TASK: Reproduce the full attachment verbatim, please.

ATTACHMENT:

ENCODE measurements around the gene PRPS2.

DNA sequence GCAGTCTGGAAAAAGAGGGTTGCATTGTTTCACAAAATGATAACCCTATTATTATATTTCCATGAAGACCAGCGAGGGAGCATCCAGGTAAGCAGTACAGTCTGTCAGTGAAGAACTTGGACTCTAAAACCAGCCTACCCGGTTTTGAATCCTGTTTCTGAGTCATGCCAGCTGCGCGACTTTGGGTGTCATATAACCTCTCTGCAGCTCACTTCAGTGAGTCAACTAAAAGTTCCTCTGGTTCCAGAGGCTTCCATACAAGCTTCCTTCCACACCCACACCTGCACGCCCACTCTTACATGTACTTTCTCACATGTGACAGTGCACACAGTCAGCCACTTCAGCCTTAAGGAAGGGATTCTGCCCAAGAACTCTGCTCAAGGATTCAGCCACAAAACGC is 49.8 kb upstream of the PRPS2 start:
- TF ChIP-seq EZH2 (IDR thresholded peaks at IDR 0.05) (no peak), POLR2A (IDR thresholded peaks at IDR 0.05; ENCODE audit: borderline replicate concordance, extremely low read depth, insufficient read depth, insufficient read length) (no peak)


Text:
ENCODE measurements around the gene PRPS2.

DNA sequence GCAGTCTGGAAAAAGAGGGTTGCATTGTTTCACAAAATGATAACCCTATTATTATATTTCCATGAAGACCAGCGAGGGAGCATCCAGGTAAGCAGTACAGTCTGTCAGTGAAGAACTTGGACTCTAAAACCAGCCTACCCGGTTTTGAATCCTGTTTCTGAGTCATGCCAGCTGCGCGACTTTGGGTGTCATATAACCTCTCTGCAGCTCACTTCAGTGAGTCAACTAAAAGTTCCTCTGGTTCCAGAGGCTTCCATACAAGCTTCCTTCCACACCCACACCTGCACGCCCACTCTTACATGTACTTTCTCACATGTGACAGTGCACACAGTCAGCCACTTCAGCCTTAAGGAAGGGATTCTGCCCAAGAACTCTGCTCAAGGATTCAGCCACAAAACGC is 49.8 kb upstream of the PRPS2 start:
- TF ChIP-seq EZH2 (IDR thresholded peaks at IDR 0.05) (no peak), POLR2A (IDR thresholded peaks at IDR 0.05; ENCODE audit: borderline replicate concordance, extremely low read depth, insufficient read depth, insufficient read length) (no peak)